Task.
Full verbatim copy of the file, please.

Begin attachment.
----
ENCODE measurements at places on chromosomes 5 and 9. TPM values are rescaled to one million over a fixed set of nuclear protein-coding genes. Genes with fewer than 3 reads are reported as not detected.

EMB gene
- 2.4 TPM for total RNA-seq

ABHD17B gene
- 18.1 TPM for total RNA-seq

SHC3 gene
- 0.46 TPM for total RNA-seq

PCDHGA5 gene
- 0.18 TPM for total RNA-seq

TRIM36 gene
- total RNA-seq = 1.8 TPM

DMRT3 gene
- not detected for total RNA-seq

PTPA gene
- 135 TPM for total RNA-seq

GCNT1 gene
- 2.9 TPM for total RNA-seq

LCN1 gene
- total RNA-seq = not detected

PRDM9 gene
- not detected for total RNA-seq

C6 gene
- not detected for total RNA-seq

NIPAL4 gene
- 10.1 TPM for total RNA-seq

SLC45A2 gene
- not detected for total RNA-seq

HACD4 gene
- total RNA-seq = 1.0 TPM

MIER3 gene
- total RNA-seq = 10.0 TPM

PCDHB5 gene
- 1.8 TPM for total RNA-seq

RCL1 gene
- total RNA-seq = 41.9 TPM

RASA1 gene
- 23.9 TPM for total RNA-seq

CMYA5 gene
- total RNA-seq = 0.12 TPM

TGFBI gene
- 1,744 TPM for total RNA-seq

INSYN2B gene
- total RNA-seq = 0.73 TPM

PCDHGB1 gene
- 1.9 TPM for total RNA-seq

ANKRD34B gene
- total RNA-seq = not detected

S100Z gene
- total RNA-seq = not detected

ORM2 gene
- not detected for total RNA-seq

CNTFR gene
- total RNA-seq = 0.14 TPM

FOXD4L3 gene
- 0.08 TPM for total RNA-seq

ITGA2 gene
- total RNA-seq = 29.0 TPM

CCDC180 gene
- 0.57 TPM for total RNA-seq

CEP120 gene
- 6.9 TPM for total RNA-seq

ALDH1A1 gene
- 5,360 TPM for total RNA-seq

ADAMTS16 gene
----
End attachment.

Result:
ENCODE measurements at places on chromosomes 5 and 9. TPM values are rescaled to one million over a fixed set of nuclear protein-coding genes. Genes with fewer than 3 reads are reported as not detected.

EMB gene
- 2.4 TPM for total RNA-seq

ABHD17B gene
- 18.1 TPM for total RNA-seq

SHC3 gene
- 0.46 TPM for total RNA-seq

PCDHGA5 gene
- 0.18 TPM for total RNA-seq

TRIM36 gene
- total RNA-seq = 1.8 TPM

DMRT3 gene
- not detected for total RNA-seq

PTPA gene
- 135 TPM for total RNA-seq

GCNT1 gene
- 2.9 TPM for total RNA-seq

LCN1 gene
- total RNA-seq = not detected

PRDM9 gene
- not detected for total RNA-seq

C6 gene
- not detected for total RNA-seq

NIPAL4 gene
- 10.1 TPM for total RNA-seq

SLC45A2 gene
- not detected for total RNA-seq

HACD4 gene
- total RNA-seq = 1.0 TPM

MIER3 gene
- total RNA-seq = 10.0 TPM

PCDHB5 gene
- 1.8 TPM for total RNA-seq

RCL1 gene
- total RNA-seq = 41.9 TPM

RASA1 gene
- 23.9 TPM for total RNA-seq

CMYA5 gene
- total RNA-seq = 0.12 TPM

TGFBI gene
- 1,744 TPM for total RNA-seq

INSYN2B gene
- total RNA-seq = 0.73 TPM

PCDHGB1 gene
- 1.9 TPM for total RNA-seq

ANKRD34B gene
- total RNA-seq = not detected

S100Z gene
- total RNA-seq = not detected

ORM2 gene
- not detected for total RNA-seq

CNTFR gene
- total RNA-seq = 0.14 TPM

FOXD4L3 gene
- 0.08 TPM for total RNA-seq

ITGA2 gene
- total RNA-seq = 29.0 TPM

CCDC180 gene
- 0.57 TPM for total RNA-seq

CEP120 gene
- 6.9 TPM for total RNA-seq

ALDH1A1 gene
- 5,360 TPM for total RNA-seq

ADAMTS16 gene